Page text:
The Art of Jumping
Jumping – lifting your body against gravity, feet rising off the ground, a moment of weightlessness, then coming back down. There’s no other sensation like it. In our sit-on-your butt society, especially among 50+ adults, it’s an endangered art. However, at CBF, we constantly train for and practice jumping.
Here’s why. Jumping develops leg power. Leg power enables dynamic balance and agility. You need power to walk, run, dodge, push, pull, bound, leap, punch, and play. Once your leg power starts to fail, your world gets smaller, more limited and dangerous, and much less fun.
Here are some positive signs of fitness in this video:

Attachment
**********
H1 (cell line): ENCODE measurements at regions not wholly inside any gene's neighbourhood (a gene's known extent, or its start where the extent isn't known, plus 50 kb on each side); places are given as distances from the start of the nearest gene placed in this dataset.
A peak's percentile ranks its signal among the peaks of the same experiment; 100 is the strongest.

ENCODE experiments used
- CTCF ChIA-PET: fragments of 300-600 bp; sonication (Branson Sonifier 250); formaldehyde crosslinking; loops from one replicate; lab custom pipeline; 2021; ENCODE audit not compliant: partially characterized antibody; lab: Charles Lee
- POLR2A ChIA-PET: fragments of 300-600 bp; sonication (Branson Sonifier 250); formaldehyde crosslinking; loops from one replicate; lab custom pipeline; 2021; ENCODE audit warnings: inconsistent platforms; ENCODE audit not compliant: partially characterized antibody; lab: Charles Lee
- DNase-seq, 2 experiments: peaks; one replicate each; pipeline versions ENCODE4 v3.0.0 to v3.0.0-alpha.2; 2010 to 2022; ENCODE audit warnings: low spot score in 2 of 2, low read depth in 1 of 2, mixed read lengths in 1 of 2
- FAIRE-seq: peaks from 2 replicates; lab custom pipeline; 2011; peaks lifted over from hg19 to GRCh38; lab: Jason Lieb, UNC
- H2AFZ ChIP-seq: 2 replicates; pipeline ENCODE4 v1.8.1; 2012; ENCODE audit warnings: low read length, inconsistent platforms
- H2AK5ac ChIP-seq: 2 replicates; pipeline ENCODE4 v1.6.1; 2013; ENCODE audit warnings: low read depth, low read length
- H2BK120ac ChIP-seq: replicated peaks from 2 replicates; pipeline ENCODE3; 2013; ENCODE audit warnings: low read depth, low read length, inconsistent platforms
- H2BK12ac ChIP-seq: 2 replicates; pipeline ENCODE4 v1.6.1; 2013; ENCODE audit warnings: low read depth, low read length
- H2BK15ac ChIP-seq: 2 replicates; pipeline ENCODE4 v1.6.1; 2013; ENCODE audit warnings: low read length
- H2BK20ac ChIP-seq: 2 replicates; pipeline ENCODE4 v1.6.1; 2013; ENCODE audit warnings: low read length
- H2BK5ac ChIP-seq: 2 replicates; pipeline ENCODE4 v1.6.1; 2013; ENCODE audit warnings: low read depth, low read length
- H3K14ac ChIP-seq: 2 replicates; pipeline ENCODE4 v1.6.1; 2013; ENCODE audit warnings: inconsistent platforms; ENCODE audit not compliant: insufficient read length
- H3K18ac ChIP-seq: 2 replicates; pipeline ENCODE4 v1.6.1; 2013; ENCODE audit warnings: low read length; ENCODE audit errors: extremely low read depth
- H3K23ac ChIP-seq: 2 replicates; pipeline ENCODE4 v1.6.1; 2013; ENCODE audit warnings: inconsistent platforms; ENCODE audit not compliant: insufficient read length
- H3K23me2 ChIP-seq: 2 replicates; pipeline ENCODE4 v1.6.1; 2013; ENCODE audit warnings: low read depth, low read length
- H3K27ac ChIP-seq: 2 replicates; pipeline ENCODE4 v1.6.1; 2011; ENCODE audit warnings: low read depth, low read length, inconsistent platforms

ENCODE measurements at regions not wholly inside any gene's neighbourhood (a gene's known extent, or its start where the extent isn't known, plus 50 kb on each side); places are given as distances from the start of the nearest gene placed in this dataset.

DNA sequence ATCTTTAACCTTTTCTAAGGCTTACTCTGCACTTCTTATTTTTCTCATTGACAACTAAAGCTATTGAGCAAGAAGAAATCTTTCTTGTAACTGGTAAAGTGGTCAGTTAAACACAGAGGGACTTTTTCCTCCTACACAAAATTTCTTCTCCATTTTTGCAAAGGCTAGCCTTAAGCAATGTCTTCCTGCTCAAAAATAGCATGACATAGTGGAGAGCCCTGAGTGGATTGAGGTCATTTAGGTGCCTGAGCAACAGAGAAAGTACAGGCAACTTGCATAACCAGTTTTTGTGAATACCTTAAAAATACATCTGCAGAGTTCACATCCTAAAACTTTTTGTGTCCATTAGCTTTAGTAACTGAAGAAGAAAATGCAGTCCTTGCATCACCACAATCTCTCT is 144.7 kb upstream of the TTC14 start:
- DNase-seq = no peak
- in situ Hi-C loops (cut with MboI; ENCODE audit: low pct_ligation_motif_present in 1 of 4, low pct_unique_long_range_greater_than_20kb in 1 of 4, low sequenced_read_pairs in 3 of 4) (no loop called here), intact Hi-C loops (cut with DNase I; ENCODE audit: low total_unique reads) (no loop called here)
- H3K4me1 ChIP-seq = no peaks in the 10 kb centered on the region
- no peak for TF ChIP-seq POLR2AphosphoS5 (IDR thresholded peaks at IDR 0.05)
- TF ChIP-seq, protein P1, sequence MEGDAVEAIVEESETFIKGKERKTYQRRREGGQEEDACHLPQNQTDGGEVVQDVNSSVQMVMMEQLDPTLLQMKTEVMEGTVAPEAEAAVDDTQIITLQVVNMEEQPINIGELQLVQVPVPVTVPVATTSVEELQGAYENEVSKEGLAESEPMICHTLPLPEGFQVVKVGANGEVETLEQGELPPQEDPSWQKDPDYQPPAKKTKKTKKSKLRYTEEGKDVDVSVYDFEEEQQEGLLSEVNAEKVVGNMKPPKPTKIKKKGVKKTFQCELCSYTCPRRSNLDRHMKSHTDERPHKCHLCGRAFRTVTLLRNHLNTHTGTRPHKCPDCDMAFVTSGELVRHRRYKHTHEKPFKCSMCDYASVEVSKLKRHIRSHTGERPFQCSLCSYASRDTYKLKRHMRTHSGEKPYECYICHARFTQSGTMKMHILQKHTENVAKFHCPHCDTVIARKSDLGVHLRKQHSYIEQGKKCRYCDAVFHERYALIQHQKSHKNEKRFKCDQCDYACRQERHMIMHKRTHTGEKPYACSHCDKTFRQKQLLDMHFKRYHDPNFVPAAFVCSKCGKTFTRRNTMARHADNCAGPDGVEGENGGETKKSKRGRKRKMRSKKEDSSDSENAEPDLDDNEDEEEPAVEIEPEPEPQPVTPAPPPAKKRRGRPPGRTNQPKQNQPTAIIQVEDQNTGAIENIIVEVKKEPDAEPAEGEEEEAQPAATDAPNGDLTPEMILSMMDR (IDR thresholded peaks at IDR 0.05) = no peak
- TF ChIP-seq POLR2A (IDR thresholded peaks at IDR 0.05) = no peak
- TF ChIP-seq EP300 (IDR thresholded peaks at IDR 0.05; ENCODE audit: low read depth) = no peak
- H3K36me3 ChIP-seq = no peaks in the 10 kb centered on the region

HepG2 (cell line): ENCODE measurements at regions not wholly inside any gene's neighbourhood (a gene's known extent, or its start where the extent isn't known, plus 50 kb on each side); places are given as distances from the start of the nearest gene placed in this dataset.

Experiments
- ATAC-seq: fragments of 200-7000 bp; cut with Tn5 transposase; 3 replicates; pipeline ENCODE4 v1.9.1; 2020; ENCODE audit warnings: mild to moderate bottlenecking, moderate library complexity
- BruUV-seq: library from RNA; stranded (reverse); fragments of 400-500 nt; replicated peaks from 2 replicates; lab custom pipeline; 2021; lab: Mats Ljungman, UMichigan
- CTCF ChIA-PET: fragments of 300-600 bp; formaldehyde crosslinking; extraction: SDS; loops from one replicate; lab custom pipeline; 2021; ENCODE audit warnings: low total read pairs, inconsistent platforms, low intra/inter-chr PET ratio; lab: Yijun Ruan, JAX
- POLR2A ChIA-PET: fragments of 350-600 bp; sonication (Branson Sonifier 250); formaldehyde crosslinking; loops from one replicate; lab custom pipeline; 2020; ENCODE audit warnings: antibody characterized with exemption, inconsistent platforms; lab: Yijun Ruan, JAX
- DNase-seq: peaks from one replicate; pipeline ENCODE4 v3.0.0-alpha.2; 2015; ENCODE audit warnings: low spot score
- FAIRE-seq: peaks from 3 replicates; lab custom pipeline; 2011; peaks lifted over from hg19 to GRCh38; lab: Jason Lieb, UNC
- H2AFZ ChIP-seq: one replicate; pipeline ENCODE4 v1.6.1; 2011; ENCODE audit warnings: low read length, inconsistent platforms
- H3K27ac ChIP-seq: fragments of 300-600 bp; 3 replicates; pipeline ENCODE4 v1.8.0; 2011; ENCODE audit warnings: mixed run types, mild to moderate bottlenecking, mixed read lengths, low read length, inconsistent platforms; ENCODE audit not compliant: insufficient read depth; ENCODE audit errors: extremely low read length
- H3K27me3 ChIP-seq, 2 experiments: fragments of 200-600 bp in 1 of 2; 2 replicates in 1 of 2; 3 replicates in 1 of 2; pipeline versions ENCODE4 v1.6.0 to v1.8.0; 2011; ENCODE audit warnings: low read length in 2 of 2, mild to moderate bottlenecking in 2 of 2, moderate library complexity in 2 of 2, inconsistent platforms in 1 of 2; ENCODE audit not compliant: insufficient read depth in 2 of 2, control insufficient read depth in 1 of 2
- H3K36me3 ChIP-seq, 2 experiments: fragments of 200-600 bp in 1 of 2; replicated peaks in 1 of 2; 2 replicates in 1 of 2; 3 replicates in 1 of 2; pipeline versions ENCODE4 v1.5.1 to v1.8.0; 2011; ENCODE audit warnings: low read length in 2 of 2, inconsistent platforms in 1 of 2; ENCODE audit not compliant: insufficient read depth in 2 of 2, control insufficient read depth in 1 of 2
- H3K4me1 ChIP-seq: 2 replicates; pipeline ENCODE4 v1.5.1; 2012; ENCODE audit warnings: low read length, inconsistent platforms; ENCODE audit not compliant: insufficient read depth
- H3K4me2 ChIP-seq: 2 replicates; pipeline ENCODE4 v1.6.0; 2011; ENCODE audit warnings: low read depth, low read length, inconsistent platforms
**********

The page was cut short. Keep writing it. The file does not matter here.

- These jumpers have developed strong muscles and tendons in their feet and lower leg that enable them to rapidly spring up off their feet.
- Their foot action is coordinated with and augmented by forceful contractions in the large muscles at both the knees and hips that accelerate them upwards.
- Upon landing, the very same muscles in the legs and hips that contracted to lift them up are then stretching to decelerate the force as they come down. Their landings are safe because they have the leg strength to absorb their full body weight in those large muscles, without transferring any undue stresses to weaker body areas, especially in the lower back.
- From head to hips they remain long and straight, centered between bending knees that do not collapse inwards upon contact. As a result, they make controlled landings.
They jump so confidently and safely because they have done lots of foot stretching and strengthening, innumerable squats and lunges with various loads for hip and knee strength, and many planks to develop their cores.
Cool music. Cool jumpers.